Land Bank celebrates 25 years of conservation

Volunteers plant native seeds on Cady Mountain as part of the Land Bank’s “Salish Seeds Project.”

Every county in Washington state has the ability to vote in a Land Bank—but San Juan is the only county to do it.

“People here have a clear understanding how important the natural environment is to the community as a whole,” said Lincoln Bormann, director of the San Juan County Land Bank. “If we lose that we’ll become just like everywhere else.”

This year, 2015, marks 25 years of conservation efforts at the Land Bank, and the celebration is ongoing. A little history first.

The Land Bank got its start in 1990 when a group of citizens became concerned over the quickening pace of development across the islands. The big idea was to conserve as much open space as possible.

The Land Bank works by the outright purchase of land to ensure its preservation, or by conservation easements, another mechanism to protect open space. Funded in large part through a 1-percent real estate excise tax, the Land Bank also has the ability to obtain state and federal grants.

In a conservation easement the landowner retains ownership, but the Land Bank buys rights to reduce the amount of development allowed on that land. Those dividends are paid to the landowners.

This transaction allows “fields to remain fields, and farms to remain farms,” Bormann said.

Over the last two decades the Land Bank has made great strides in preserving land on San Juan, Orcas and Lopez Islands, with more than 20 preserves open to the public—but it takes a village to preserve all that land. The synergy between the Land Bank and non-county run organizations, like the San Juan Preservation Trust and National Park Service, is what also helps make for successful ventures in conservation.


In 2006, the Washington State Department of Natural Resources considered strongly the possibility of selling San Juan Island’s Mitchell Hill to a private developer.

When the community got wind of it, opposition arose and the National Parks Service also wanted to acquire the land. But without the opportunity for funding, the Parks Service was at a stalemate. The Land Bank, bolstered by a federal grant, purchased the 385-acre Hill and then bequeathed it to the National Parks Service and it became part of English Camp.

dsadssBut the Land Bank is not always the hero coming to the rescue in times of conservation crisis. Also in 2006, Orcas Island’s Turtleback Mountain came close to becoming the site of 40-80 new homes. Through a collaboration with the Preservation Trust and funds acquired through private donations, the Land Bank was able to purchase the land. The Trust has conservation easements on the land.

What is now the 1,600 acre Turtleback Mountain Preserve may not have come to pass if not for the efforts of both organizations.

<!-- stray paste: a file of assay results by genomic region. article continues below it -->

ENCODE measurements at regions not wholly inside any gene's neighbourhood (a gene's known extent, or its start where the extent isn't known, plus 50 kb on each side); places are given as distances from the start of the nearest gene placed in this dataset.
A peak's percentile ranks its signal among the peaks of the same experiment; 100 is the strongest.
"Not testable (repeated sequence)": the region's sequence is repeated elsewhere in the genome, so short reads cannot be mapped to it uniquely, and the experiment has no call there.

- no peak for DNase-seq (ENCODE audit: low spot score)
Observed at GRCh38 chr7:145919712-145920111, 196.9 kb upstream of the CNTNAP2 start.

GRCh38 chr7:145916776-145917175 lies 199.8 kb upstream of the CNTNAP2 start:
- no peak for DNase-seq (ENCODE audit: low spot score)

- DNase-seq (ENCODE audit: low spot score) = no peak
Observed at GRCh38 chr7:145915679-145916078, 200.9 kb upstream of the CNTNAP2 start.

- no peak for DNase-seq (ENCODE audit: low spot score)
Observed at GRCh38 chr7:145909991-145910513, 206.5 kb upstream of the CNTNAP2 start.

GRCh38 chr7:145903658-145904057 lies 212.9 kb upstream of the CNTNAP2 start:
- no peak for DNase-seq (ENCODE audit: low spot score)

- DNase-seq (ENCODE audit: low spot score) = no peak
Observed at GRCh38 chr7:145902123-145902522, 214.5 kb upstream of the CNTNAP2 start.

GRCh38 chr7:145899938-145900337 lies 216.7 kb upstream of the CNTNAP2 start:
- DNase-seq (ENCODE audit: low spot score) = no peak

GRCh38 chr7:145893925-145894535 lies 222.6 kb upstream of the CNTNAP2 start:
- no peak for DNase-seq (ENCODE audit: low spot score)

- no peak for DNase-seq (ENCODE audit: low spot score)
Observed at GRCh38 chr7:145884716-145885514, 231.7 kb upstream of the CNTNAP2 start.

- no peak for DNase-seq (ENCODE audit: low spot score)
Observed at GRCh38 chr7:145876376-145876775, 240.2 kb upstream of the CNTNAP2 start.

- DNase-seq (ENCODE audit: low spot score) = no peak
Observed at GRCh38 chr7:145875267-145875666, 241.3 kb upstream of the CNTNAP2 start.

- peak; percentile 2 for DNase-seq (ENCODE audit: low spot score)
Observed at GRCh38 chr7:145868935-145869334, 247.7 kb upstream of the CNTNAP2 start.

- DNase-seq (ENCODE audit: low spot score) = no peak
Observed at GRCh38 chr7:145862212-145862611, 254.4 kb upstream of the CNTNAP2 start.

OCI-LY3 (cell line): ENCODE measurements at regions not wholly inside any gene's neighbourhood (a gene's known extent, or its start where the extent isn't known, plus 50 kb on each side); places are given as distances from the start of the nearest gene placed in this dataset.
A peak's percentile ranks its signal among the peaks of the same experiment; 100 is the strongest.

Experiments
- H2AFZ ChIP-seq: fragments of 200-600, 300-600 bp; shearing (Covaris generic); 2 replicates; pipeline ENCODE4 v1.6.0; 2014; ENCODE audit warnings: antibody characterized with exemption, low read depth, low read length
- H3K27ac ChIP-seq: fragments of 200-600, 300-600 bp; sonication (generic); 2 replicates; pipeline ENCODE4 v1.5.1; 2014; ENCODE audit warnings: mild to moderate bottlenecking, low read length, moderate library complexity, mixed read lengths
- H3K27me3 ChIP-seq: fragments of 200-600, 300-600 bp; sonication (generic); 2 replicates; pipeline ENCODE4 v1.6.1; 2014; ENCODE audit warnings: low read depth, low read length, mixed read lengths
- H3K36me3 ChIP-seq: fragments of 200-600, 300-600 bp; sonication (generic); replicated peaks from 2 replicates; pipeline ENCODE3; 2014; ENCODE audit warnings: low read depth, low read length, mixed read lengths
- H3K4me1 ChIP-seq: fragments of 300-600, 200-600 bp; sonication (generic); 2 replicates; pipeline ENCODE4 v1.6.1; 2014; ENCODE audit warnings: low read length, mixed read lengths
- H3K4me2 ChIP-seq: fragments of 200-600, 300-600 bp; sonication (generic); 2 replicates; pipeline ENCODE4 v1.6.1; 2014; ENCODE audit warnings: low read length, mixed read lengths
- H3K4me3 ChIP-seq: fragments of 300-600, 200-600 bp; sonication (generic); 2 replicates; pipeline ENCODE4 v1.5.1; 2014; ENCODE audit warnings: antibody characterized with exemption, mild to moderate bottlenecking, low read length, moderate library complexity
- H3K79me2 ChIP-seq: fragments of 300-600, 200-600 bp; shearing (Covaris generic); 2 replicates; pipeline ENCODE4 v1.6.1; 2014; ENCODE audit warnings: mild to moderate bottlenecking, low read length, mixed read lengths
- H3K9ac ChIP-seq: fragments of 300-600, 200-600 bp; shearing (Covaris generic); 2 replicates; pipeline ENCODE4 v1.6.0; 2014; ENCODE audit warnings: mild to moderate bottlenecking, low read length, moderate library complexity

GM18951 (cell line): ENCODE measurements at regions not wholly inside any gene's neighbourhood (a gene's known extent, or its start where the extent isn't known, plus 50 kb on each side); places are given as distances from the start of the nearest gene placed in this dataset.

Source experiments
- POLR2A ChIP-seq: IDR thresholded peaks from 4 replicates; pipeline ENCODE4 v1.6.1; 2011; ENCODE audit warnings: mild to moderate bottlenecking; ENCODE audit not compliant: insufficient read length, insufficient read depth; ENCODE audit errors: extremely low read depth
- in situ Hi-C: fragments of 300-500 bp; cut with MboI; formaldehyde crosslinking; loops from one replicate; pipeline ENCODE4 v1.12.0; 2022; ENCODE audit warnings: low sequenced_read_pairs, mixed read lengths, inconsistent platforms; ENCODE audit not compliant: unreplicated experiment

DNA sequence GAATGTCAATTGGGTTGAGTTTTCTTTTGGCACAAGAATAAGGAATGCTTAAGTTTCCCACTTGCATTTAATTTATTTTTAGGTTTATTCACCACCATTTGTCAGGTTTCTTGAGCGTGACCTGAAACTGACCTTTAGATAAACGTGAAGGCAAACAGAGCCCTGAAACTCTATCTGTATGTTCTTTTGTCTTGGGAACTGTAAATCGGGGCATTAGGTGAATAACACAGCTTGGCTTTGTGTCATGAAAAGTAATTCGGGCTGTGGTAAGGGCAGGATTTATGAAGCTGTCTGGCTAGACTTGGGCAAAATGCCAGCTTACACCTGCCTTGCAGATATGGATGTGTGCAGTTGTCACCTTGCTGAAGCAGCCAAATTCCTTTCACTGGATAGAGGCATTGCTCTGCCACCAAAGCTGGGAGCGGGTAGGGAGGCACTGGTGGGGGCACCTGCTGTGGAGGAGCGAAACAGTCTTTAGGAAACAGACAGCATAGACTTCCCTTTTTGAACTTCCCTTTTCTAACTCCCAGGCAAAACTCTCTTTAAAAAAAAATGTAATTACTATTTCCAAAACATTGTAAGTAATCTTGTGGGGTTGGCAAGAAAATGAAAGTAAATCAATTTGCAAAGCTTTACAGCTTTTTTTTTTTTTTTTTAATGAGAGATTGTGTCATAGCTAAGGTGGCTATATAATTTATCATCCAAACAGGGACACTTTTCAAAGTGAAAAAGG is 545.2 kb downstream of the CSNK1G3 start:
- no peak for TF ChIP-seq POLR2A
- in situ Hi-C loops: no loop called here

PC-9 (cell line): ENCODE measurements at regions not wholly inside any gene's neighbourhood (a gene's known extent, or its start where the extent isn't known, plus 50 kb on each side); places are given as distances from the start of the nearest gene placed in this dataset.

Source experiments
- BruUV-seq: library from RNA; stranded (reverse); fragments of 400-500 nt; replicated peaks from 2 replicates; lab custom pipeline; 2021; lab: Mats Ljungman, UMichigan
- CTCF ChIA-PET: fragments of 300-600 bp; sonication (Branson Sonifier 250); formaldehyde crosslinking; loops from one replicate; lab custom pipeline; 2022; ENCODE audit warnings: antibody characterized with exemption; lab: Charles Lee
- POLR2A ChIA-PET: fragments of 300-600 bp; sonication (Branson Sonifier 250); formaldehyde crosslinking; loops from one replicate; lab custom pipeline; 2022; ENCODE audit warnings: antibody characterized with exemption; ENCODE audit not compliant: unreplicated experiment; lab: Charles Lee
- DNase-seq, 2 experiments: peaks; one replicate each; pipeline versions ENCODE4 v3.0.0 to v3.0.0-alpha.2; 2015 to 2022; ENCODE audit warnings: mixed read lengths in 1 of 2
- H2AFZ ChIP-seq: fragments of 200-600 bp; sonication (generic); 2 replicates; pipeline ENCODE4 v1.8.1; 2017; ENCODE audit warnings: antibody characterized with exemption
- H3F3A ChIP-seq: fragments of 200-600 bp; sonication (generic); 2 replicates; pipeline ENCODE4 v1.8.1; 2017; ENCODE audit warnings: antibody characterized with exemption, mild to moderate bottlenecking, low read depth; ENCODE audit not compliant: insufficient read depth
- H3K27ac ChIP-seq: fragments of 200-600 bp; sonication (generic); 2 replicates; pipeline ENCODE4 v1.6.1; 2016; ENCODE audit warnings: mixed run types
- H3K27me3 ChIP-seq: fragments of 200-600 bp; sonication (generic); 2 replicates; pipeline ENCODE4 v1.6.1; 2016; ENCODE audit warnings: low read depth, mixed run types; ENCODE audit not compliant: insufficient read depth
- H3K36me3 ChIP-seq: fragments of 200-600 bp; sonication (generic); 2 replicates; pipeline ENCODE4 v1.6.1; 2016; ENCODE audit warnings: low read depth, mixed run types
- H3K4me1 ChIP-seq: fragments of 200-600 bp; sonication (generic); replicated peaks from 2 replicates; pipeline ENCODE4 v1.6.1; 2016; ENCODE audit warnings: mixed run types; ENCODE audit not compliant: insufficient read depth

“Independently, neither organization could have done it,” Bormann said.

Watmough Bay Preserve on Lopez Island is yet another example of partnership of the Land Bank/Preservation Trust partnership. A section of the beach was donated to the Land Bank in 1993, and a conservation easement was later added to an adjacent eight acres of wetlands. The surrounding 390 acres were purchased by the Bureau of Land Management and designated as an “area of critical environmental concern.” The Land Bank and Preservation Trust acquired the two remaining developable lots in 2007, essentially in the middle of the protected area, to complete the preserve.

The remaining lots were purchased by the Land Bank with funds from a federal salmon recovery grant and with the help of private donations to the Trust.

Celebrating 25 years

The 25th anniversary will be marked by an acquisition of another high-profile piece of property on San Juan Island. Lawson Ridge, located off of Beaverton Valley Road, has been on the market for more than a year and was to be sold as a residential subdivision, with roads, power and water already in place.

In partnership with other conservation organizations, the Land Bank expects to close on its pending purchase of Lawson Ridge in March, and then open it to the public a few weeks after. Documents dating as far back as 1875 refer to the area as Mount Grant, Bormann said, and the agency intends to rename Lawson Ridge as Mount Grant Preserve, which features stunning vistas of the San Juan Valley and affords access to hikers and automobiles as well.

The Land Bank is also organizing a first-ever Poetry Trail on several of its preserves and neighboring parks. Limekiln and Deadman Bay preserves, Lime Kiln Point State Park, and American Camp will display open-space-inspired poems from islanders throughout the month of April.

The Land Bank also works to help protect and strengthen, and re-introduce native plants in the islands. The agency will host a seed-collector training in late June for anyone interested in helping with native plant restoration.

For more information about Land Bank events and preserves, visit